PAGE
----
dc.contributor.authorXia, L-
dc.contributor.authorThomas, GN-
dc.contributor.authorGriffiths, SM-
dc.date.accessioned2014-06-06T08:16:02Z-
dc.date.available2014-06-06T08:16:02Z-
dc.date.issued2015-
dc.identifier.citationInternational Journal of Obesity, 2015, v. 39 n. 2, p. 288-294-
dc.identifier.issn0307-0565-
dc.identifier.urihttp://hdl.handle.net/10722/197913-
dc.description.abstractBackgroundObesity epidemic is related to industrialization and urbanization, that have lead to changes in nutrition, lifestyle, and socioeconomic status. However, information on the trajectory of the obesity epidemic in populations experiencing rapid economic development is limited. We therefore investigate trends in obesity from 2002 to 2010 in a southern Chinese population experiencing world's fastest economic developmentMethodsBetween 2002 and 2010 four standardized surveys were conducted in a population of 85 million residents in Guangdong, China. Multistage cluster sampling was adopted to recruit representative samples. Weight, height and waist circumference of the participants were measured in a standardized way. The analysis included residents aged between 18 and 69 years. The number of participants included in the present analysis for Surveys conducted in 2002, 2004, 2007, and 2010 were 13,058, 7,646, 6,441, and 8,575, respectively.ResultsFrom year 2002 to 2010, the age-standardized BMI insignificantly changed from 21.7 kg/m2 to 22.3 kg/m2, and the prevalence of overweight and overall obesity from 15.8% to 16.6% (both P>0.05). The age-standardized waist circumference increased from 73.7 cm to 78.4 cm, and prevalence of abdominal obesity increased from 12.9% to 23.7% (both P<0.001). In urban areas, BMI and overall obesity changed little during the eight-year period (BMI from 22.6 to 22.7 kg/m2 and overall obesity from 23.7 to 21.4%), whereas there were slight increases in rural areas (BMI from 20.8 to 22.1 kg/m2 and overall obesity from 8.2 to 13.3%). Waist circumference and abdominal obesity increased significantly in both areas, but the increase was more pronounced in rural areas (in urban area, waist circumference from 75.1 to 78.5 cm and abdominal obesity from 16.8 to 26.5% in rural area, waist circumference from 72.2 to 78.3 and abdominal obesity from 8.8 to 22.0%).ConclusionsBMI and overall obesity in this population, which has experienced the world's fastest economic development over the past three decades, has been leveling off, while waist circumference and abdominal obesity, independent predictors of cardiovascular risk, have continued to rise. Our findings suggest that obesity epidemic transition in rapidly developing populations may be much faster than what has been observed in Western countries.International Journal of Obesity accepted article preview online, 26 May 2014; doi:10.1038/ijo.2014.95.-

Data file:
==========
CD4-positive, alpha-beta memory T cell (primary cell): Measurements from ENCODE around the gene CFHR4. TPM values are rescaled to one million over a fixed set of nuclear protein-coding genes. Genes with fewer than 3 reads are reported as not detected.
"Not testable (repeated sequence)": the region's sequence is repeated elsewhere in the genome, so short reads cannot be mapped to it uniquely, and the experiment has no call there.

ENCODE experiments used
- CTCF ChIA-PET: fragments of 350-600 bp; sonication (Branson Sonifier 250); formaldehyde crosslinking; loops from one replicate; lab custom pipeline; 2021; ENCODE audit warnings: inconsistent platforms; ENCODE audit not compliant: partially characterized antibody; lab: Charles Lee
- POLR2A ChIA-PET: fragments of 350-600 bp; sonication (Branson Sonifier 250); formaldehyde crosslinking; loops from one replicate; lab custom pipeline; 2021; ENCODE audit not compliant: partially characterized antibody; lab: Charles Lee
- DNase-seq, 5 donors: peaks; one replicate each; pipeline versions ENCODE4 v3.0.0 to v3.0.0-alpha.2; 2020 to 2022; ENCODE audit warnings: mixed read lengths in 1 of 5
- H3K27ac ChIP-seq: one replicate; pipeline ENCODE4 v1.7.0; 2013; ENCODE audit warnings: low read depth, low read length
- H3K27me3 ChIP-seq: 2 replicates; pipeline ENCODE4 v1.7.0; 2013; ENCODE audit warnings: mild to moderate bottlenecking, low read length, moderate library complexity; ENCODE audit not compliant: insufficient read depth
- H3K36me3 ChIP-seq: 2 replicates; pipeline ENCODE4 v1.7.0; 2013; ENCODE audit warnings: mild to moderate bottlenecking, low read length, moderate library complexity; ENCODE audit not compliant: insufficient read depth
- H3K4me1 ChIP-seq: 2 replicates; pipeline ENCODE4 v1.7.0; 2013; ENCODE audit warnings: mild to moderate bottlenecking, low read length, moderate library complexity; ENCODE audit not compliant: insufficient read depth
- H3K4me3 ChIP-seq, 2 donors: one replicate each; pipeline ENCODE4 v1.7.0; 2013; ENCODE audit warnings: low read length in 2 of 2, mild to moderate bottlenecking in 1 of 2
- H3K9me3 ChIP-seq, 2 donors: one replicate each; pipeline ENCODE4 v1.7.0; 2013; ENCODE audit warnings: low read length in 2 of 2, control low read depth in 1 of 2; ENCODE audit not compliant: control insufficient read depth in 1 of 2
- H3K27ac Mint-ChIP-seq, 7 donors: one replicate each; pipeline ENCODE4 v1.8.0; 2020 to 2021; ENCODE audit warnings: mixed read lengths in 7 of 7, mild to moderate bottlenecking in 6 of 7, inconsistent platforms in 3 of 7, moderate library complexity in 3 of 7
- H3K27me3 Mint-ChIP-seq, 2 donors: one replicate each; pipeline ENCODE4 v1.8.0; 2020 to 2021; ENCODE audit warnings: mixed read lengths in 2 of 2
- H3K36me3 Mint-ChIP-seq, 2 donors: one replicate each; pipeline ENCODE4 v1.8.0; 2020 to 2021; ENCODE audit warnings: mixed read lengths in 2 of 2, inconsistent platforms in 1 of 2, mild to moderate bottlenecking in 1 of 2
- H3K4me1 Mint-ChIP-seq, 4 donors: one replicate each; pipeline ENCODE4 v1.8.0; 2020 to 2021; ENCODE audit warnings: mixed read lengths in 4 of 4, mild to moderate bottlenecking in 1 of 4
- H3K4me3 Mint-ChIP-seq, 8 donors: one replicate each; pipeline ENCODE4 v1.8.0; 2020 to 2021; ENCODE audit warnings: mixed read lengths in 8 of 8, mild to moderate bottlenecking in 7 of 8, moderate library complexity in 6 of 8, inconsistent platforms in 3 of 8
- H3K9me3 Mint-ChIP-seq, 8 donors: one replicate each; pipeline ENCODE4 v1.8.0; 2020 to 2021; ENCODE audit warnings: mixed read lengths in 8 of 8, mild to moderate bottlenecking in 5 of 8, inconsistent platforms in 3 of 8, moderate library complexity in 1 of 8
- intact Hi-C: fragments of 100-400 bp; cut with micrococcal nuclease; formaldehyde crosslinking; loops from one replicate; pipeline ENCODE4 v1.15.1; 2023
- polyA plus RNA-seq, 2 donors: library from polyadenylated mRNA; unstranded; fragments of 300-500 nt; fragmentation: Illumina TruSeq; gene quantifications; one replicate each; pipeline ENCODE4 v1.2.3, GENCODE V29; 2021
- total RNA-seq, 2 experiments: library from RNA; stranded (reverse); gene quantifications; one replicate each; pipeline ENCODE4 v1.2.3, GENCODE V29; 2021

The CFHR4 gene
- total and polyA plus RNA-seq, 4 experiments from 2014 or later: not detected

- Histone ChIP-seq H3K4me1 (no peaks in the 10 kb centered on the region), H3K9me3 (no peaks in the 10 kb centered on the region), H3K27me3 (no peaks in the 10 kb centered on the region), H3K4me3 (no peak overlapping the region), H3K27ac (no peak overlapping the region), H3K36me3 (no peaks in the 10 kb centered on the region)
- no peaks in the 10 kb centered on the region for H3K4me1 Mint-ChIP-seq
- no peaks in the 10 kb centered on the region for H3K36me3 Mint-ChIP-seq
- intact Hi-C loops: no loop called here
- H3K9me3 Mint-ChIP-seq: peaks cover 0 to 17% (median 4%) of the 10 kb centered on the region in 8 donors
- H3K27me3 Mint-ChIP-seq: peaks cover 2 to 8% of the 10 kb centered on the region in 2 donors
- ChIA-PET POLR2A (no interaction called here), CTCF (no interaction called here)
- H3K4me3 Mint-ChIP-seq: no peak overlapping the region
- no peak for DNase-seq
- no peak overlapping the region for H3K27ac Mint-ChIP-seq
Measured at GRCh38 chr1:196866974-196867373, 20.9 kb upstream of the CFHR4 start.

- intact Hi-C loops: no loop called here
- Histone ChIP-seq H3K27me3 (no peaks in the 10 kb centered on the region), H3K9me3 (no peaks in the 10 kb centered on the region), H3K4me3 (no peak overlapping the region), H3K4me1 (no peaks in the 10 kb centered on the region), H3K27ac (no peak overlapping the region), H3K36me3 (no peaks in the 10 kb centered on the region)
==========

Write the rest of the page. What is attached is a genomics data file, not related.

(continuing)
dc.languageeng-
dc.publisherNature Publishing Group. The Journal's web site is located at http://www.nature.com/ijo/-
dc.relation.ispartofInternational Journal of Obesity-
dc.rightsCreative Commons: Attribution 3.0 Hong Kong License-
dc.titleOverall obesity is leveling off while abdominal obesity continues to rise in a chinese population experiencing rapid economic development: Analysis of serial cross-sectional health survey data 2002-2010en_US
dc.typeArticleen_US
dc.identifier.emailSobko, T: tsobko@hku.hk-
dc.description.naturepostprint-
dc.identifier.doi10.1038/ijo.2014.95-
dc.identifier.pmid24858655-
dc.identifier.hkuros248680-
dc.publisher.placeUnited Kingdom-

Export via OAI-PMH Interface in XML Formats


OR


Export to Other Non-XML Formats